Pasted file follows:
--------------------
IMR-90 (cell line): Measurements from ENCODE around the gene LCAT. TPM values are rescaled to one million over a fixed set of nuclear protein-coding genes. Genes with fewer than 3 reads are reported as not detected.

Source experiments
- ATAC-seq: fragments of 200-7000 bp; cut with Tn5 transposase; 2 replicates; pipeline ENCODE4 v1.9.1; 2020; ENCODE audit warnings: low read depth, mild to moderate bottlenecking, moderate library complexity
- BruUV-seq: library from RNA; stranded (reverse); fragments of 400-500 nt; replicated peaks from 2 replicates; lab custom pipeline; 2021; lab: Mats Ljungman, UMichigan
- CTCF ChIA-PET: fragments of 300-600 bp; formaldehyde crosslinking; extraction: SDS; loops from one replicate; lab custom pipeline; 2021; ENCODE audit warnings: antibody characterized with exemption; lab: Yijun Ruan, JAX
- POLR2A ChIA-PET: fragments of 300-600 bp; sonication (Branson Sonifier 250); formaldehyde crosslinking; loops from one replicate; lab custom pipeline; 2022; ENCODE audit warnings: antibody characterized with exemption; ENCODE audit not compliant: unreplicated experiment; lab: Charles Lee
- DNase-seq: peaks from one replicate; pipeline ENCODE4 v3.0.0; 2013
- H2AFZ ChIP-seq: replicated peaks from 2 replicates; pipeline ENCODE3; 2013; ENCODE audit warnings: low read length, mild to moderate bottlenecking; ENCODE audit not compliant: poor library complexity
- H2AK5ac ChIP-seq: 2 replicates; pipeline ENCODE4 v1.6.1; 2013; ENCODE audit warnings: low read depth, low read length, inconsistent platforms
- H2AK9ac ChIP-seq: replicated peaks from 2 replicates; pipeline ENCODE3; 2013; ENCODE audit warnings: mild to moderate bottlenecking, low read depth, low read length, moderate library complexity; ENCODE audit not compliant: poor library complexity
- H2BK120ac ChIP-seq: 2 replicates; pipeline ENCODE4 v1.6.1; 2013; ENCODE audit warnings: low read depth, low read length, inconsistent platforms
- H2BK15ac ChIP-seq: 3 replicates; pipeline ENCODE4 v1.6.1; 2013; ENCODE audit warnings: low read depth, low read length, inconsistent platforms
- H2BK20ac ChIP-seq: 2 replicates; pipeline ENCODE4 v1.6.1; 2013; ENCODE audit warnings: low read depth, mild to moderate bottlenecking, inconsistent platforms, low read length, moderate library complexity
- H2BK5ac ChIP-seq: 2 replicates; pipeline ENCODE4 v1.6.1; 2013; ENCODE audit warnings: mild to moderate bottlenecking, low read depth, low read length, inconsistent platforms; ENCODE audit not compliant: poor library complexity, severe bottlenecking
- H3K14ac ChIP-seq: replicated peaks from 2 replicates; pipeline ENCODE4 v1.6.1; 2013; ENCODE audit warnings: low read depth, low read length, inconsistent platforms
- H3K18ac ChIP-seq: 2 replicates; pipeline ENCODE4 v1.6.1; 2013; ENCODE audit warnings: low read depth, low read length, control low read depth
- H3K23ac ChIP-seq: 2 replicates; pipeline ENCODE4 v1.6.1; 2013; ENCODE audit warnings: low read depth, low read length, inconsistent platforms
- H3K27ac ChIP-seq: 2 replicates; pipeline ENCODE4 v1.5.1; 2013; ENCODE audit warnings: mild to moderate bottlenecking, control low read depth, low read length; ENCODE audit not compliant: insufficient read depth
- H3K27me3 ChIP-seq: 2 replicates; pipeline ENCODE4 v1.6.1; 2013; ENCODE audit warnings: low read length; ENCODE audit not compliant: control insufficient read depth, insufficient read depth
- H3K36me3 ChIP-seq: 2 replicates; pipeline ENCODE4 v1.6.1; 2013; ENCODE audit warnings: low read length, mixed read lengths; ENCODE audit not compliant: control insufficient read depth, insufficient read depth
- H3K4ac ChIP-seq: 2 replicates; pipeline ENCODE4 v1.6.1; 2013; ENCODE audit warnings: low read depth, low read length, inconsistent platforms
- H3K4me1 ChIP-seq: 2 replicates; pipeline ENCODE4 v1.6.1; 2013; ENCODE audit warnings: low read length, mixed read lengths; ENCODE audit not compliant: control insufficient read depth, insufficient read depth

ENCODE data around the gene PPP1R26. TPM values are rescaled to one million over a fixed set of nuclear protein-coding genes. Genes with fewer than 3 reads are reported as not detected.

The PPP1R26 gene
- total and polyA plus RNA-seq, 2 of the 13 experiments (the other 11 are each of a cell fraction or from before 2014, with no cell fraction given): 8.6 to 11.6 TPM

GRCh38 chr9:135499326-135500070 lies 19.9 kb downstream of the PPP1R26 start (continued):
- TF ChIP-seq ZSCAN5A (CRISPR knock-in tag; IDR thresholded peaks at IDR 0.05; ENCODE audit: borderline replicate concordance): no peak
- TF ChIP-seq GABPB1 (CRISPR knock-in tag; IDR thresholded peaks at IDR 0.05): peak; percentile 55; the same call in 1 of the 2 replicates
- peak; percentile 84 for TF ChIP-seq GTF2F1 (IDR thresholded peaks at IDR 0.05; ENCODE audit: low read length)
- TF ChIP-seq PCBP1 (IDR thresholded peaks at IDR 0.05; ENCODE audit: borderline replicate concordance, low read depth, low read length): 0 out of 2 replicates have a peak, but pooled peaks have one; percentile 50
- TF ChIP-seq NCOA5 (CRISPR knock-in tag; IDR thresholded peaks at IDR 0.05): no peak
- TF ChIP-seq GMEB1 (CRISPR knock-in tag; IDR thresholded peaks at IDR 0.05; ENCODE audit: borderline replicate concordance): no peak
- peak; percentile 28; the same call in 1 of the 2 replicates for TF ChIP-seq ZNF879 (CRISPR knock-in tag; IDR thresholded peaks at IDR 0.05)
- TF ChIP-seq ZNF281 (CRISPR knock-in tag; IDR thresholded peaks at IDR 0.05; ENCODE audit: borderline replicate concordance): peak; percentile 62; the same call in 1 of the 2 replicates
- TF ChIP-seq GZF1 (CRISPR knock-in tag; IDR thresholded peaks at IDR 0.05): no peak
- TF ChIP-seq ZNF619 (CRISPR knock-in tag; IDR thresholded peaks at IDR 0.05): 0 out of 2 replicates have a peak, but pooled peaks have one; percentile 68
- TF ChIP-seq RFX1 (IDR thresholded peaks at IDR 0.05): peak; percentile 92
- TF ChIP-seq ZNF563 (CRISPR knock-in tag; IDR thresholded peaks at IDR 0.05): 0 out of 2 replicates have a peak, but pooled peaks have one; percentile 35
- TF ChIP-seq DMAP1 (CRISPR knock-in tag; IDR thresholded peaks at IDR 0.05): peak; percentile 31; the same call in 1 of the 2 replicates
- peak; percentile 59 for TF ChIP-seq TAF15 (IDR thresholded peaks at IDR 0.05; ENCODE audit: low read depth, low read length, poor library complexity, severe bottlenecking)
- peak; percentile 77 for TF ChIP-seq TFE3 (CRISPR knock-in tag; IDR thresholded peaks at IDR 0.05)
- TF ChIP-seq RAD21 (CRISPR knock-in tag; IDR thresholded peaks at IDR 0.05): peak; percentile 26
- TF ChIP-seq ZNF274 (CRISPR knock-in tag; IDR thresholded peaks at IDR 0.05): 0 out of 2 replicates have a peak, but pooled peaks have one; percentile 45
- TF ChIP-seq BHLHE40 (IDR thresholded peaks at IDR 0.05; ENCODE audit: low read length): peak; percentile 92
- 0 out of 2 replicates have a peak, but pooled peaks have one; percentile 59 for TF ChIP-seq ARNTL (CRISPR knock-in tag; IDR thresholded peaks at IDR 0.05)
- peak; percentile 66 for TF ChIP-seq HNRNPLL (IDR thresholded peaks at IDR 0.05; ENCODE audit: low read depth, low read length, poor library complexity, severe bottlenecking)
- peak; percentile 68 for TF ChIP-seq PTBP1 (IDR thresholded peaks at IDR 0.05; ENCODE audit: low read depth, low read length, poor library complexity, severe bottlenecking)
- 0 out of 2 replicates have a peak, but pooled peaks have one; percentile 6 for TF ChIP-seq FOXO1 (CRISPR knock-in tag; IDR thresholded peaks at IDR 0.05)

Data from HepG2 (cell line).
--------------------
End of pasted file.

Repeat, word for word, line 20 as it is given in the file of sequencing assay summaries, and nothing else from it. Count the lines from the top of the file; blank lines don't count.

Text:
- H3K36me3 ChIP-seq: 2 replicates; pipeline ENCODE4 v1.6.1; 2013; ENCODE audit warnings: low read length, mixed read lengths; ENCODE audit not compliant: control insufficient read depth, insufficient read depth